In the early 1990s, Michael Alan Kahn worked as David Fincher’s first assistant director. Kahn had already paid his dues on Joel Silver productions like Die Hard, Hudson Hawk, and the first two Lethal Weapon sequels—big-budget action flicks made by big personalities whose off-camera tantrums rivaled the on-screen explosions. Fincher was coming off the failure of Alien 3, a film that the director still hates and hates talking about. As Fincher entered his 30s, he had returned to making music videos and commercials, two worlds where he’d earned a reputation first as a prodigy and then as a master. “When I linked up with David I immediately recognized that it was a whole different level,” says Kahn.

Not only was Fincher’s work inventive and distinct, it was meticulously constructed. Kahn remembers a series of spots they made for Heineken. They had two days to film four tableaus of the bottle in different environments, including one on an airplane. “You’d start from scratch and [Fincher] would spend five hours and 57 minutes dressing the fuselage, dressing the background, moving the background around, putting the bottle right in place, finessing the light so it felt like you were in flight, the right amount of spritz on the bottle, the right amount of napkin,” says Kahn. “Every aspect of every aspect was considered and perfected. Then he would roll the camera for three minutes, and that was lunch and that one was done. It was an amazing thing to watch because you see a blank frame and then you see him paint, basically.”

But trying to realize the vision of one man—and a man as doggedly obsessive as David Fincher—could be a double-edged sword, especially when the director moved back to filmmaking. Shortly after production began on 1995’s Se7en, “I had one of those moments where I looked around and I appreciated where I was,” says Kahn. Fincher had often admitted to Kahn how badly he wanted another chance to make a movie. “I went up to Fincher and I said, ‘Look at this! Look! It’s here! We’re here! You did it! We’re shooting a movie! There’s Morgan Freeman. There Brad [Pitt]. There’s Kevin Spacey. … Isn’t this amazing? Isn’t this wonderful? This is what you wanted.’ And he looked at me as though I were from outer space and said, ‘No, it’s awful.’ And I looked at him and I said, ‘Why is it awful?’ And he said, and I mean sincerely, ‘Because now I have to get what’s in my head out of all you cretins.’” Early in his career, Fincher already knew that no matter how an entire film unspooled in his brain, actually turning it into a reality would require him to make an endless amount of compromises, most of which only he would perceive. But that hasn’t stopped him from fighting his way toward his version of a flawless end product.

Throughout Fincher’s 40-year career, from his time as a teenage production assistant in Marin County to his upcoming 11th feature, Mank, he’s established himself as one of his generation’s most talented, and most emulated, filmmakers. He’s also become notorious for his singular style of making films. He’s gained a reputation as a demanding director who is never satisfied and doesn’t suffer fools, and seems to have little interest in being likable. But of course the full story is more complicated. During interviews with more than a dozen cast and crew members—ranging from those who have worked with him consistently since his earliest days as a director, to those who were part of a single project—he was called “exacting,” “razor-sharp focused,” “intense,” “tough,” “extremely observant,” “very articulate,” and “relentless.” Some also admitted that “there are times he can be a dick,” that he was “difficult,” “condescending,” and “a bit of a bully.” But he was also described as “very self-depreciating,” “so witty,” “fucking hilarious,” “one of the smartest people I’ve ever met,” “very generous,” and “my dearest, dearest friend.”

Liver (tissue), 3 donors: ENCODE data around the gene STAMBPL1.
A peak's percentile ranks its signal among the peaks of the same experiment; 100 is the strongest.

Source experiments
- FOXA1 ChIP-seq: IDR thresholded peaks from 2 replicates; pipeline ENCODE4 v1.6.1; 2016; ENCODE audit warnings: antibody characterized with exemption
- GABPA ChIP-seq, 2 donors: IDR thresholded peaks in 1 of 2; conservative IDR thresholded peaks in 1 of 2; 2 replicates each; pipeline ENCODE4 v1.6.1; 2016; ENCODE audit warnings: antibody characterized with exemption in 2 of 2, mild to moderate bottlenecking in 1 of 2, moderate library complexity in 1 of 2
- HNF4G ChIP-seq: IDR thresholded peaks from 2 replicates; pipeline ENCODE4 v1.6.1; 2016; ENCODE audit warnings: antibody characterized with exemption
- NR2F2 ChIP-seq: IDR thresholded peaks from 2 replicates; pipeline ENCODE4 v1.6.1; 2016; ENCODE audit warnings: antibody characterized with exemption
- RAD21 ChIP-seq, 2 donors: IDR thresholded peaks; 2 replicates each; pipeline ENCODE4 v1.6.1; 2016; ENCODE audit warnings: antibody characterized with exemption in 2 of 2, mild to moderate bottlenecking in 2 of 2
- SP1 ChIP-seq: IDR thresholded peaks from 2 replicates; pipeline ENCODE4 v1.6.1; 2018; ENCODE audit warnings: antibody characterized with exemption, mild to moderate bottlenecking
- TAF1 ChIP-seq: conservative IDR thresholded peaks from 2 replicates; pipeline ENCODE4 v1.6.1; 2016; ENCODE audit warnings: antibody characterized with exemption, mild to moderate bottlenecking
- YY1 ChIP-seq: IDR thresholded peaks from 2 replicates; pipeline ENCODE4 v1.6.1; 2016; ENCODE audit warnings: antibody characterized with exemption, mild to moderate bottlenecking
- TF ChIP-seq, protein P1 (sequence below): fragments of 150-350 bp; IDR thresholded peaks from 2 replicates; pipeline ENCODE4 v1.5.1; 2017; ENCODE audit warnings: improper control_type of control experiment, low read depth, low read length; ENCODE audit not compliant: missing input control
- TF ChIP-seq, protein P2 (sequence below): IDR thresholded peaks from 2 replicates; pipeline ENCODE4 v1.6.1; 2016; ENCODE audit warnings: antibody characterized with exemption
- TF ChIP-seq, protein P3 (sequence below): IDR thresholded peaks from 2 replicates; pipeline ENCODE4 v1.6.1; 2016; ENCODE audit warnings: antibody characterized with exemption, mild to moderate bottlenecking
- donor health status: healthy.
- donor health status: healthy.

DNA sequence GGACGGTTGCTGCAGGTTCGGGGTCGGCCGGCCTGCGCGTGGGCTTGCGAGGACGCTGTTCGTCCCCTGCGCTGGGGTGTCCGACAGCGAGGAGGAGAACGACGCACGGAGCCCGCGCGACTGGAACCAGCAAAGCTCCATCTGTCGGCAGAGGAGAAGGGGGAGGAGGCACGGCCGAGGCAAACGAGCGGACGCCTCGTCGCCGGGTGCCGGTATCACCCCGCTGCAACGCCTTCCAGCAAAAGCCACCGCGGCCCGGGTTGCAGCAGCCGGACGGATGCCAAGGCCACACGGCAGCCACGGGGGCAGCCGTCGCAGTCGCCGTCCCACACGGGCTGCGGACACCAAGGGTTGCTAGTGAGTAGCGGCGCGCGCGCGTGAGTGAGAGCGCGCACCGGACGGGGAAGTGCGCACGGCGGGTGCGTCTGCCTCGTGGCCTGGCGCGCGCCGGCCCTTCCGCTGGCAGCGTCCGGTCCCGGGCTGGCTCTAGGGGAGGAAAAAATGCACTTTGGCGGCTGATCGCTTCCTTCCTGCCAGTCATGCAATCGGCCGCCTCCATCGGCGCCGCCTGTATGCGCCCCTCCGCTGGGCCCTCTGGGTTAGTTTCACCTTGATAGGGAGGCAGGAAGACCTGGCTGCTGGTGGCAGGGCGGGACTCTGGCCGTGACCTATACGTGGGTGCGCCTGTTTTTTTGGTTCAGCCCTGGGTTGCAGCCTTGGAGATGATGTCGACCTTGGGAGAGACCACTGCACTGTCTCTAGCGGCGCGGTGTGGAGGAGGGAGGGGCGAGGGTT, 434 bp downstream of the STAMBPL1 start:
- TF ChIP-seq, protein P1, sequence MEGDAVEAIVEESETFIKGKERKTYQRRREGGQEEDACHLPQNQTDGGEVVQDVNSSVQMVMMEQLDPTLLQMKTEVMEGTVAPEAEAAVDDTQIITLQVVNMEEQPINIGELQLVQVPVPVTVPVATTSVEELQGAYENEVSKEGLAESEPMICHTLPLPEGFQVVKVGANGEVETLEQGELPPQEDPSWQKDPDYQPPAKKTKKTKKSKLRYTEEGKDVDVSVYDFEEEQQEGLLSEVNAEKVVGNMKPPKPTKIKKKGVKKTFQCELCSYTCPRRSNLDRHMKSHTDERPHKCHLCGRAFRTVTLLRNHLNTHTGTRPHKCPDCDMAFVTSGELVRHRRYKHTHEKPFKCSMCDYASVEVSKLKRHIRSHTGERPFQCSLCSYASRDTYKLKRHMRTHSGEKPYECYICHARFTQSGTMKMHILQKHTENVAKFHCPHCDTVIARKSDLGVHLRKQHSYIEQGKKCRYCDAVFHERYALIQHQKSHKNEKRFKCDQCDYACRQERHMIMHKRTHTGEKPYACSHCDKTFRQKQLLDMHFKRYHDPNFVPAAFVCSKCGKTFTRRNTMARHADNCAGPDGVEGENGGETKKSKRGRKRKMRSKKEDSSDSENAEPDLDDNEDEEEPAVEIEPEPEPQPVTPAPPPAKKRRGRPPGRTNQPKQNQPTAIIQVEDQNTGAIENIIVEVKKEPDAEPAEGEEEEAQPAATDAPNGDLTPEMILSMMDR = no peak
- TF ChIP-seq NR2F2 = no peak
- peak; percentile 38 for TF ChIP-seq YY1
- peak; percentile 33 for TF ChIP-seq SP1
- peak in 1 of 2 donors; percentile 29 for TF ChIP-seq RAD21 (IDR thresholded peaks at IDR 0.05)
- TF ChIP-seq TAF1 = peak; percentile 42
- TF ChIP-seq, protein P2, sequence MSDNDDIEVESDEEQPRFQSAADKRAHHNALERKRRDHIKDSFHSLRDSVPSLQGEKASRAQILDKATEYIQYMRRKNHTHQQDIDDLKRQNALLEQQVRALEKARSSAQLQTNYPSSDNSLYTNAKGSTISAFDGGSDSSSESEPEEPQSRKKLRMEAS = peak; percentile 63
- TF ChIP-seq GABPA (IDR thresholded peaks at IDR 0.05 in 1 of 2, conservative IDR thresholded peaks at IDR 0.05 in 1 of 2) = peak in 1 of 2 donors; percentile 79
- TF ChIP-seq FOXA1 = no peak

Nobody says making a Fincher film is easy. Most say it’s worth it.

Read the full profile

The David Fincher Exit Survey

To kick off Fincher Week, contributors explain what they find so fascinating about the man behind ‘Fight Club,’ ‘The Social Network,’ and more

The Ringer Staff
September 21, 2020
The Ringer

David Fincher’s Longtime DP Jeff Cronenweth Has Advice, Insight, and Stories

25th Annual American Society Of Cinematographers (ASC) Awards (2011)

A podcast about how to build a career in filmmaking. No Film School shares the latest opportunities and trends for anyone working in film and TV. We break news on cameras, lighting, and apps. We interview leaders in screenwriting, directing, cinematography, editing, and producing. And we answer your questions! We are dedicated to sharing knowledge with filmmakers around the globe, “no film school” required.

Jeffrey Reeser
August 28, 2020
No Film School

Oscar-nominated camera wizard Jeff Cronenweth sat down with us to talk about his origins in the film industry.

As a young man, Cronenweth spent time on the set of Blade Runner as his father, Jordan Cronenweth shot it. He walks us through the next chapter of his career, starting out as an AC for legendary DP Sven Nykvist and how his longtime working relationship with David Fincher began when shooting pickups for a Madonna music video.

We discuss his experiences crafting the look of Fight Club, The Social Network, and Gone Girl, among other great films. Now in 2020, he is up for an Emmy for his work on the Amazon series Tales From The Loop.

Listen to the podcast:

No Film School
Apple Podcasts

Follow Jeff Cronenweth, ASC Archives on Twitter